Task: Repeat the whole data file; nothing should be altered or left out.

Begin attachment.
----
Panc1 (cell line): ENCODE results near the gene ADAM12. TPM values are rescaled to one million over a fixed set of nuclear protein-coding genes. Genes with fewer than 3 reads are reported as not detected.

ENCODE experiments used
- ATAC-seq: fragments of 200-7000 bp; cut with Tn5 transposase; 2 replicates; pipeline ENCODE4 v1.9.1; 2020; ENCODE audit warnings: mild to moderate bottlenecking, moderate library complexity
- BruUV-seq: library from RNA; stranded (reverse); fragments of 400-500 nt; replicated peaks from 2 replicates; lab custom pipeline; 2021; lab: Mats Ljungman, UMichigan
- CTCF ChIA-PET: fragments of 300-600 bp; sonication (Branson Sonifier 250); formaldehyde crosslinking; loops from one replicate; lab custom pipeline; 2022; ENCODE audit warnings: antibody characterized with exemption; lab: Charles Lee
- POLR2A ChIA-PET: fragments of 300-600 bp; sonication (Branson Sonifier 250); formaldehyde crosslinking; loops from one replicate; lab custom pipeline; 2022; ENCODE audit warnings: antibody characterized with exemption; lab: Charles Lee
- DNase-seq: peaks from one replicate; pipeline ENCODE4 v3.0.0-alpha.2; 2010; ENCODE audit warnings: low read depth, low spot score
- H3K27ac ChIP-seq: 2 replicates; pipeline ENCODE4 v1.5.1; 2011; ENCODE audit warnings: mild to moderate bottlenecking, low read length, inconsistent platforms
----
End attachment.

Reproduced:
Panc1 (cell line): ENCODE results near the gene ADAM12. TPM values are rescaled to one million over a fixed set of nuclear protein-coding genes. Genes with fewer than 3 reads are reported as not detected.

ENCODE experiments used
- ATAC-seq: fragments of 200-7000 bp; cut with Tn5 transposase; 2 replicates; pipeline ENCODE4 v1.9.1; 2020; ENCODE audit warnings: mild to moderate bottlenecking, moderate library complexity
- BruUV-seq: library from RNA; stranded (reverse); fragments of 400-500 nt; replicated peaks from 2 replicates; lab custom pipeline; 2021; lab: Mats Ljungman, UMichigan
- CTCF ChIA-PET: fragments of 300-600 bp; sonication (Branson Sonifier 250); formaldehyde crosslinking; loops from one replicate; lab custom pipeline; 2022; ENCODE audit warnings: antibody characterized with exemption; lab: Charles Lee
- POLR2A ChIA-PET: fragments of 300-600 bp; sonication (Branson Sonifier 250); formaldehyde crosslinking; loops from one replicate; lab custom pipeline; 2022; ENCODE audit warnings: antibody characterized with exemption; lab: Charles Lee
- DNase-seq: peaks from one replicate; pipeline ENCODE4 v3.0.0-alpha.2; 2010; ENCODE audit warnings: low read depth, low spot score
- H3K27ac ChIP-seq: 2 replicates; pipeline ENCODE4 v1.5.1; 2011; ENCODE audit warnings: mild to moderate bottlenecking, low read length, inconsistent platforms